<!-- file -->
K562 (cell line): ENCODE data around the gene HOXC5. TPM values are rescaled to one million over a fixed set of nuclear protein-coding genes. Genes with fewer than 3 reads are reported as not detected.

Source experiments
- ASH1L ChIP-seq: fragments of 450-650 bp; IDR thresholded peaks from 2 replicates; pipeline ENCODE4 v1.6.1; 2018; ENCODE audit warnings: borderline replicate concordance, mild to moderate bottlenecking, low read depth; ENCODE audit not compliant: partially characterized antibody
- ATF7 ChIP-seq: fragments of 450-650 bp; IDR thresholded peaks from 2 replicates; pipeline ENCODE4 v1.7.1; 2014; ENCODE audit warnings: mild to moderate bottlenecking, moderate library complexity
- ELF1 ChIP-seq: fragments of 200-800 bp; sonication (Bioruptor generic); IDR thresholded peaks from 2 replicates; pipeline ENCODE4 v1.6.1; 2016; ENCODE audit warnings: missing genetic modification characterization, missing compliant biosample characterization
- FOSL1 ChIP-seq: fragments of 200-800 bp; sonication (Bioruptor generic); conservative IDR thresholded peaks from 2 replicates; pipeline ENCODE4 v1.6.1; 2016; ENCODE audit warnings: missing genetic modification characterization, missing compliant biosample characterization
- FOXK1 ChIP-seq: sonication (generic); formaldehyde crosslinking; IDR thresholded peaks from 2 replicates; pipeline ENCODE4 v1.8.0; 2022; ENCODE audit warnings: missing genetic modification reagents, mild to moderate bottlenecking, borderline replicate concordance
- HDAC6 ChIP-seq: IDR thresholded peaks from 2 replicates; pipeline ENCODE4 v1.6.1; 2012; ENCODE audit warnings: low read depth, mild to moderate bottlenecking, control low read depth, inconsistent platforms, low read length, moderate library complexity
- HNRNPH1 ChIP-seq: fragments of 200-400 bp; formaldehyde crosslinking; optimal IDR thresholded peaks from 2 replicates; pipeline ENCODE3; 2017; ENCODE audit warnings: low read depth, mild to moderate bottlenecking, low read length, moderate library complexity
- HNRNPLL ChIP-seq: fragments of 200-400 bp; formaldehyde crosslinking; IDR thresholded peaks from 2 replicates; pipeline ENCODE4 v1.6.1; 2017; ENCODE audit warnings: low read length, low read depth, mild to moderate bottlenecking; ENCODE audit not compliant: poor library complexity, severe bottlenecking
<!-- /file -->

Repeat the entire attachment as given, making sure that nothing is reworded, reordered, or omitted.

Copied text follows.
K562 (cell line): ENCODE data around the gene HOXC5. TPM values are rescaled to one million over a fixed set of nuclear protein-coding genes. Genes with fewer than 3 reads are reported as not detected.

Source experiments
- ASH1L ChIP-seq: fragments of 450-650 bp; IDR thresholded peaks from 2 replicates; pipeline ENCODE4 v1.6.1; 2018; ENCODE audit warnings: borderline replicate concordance, mild to moderate bottlenecking, low read depth; ENCODE audit not compliant: partially characterized antibody
- ATF7 ChIP-seq: fragments of 450-650 bp; IDR thresholded peaks from 2 replicates; pipeline ENCODE4 v1.7.1; 2014; ENCODE audit warnings: mild to moderate bottlenecking, moderate library complexity
- ELF1 ChIP-seq: fragments of 200-800 bp; sonication (Bioruptor generic); IDR thresholded peaks from 2 replicates; pipeline ENCODE4 v1.6.1; 2016; ENCODE audit warnings: missing genetic modification characterization, missing compliant biosample characterization
- FOSL1 ChIP-seq: fragments of 200-800 bp; sonication (Bioruptor generic); conservative IDR thresholded peaks from 2 replicates; pipeline ENCODE4 v1.6.1; 2016; ENCODE audit warnings: missing genetic modification characterization, missing compliant biosample characterization
- FOXK1 ChIP-seq: sonication (generic); formaldehyde crosslinking; IDR thresholded peaks from 2 replicates; pipeline ENCODE4 v1.8.0; 2022; ENCODE audit warnings: missing genetic modification reagents, mild to moderate bottlenecking, borderline replicate concordance
- HDAC6 ChIP-seq: IDR thresholded peaks from 2 replicates; pipeline ENCODE4 v1.6.1; 2012; ENCODE audit warnings: low read depth, mild to moderate bottlenecking, control low read depth, inconsistent platforms, low read length, moderate library complexity
- HNRNPH1 ChIP-seq: fragments of 200-400 bp; formaldehyde crosslinking; optimal IDR thresholded peaks from 2 replicates; pipeline ENCODE3; 2017; ENCODE audit warnings: low read depth, mild to moderate bottlenecking, low read length, moderate library complexity
- HNRNPLL ChIP-seq: fragments of 200-400 bp; formaldehyde crosslinking; IDR thresholded peaks from 2 replicates; pipeline ENCODE4 v1.6.1; 2017; ENCODE audit warnings: low read length, low read depth, mild to moderate bottlenecking; ENCODE audit not compliant: poor library complexity, severe bottlenecking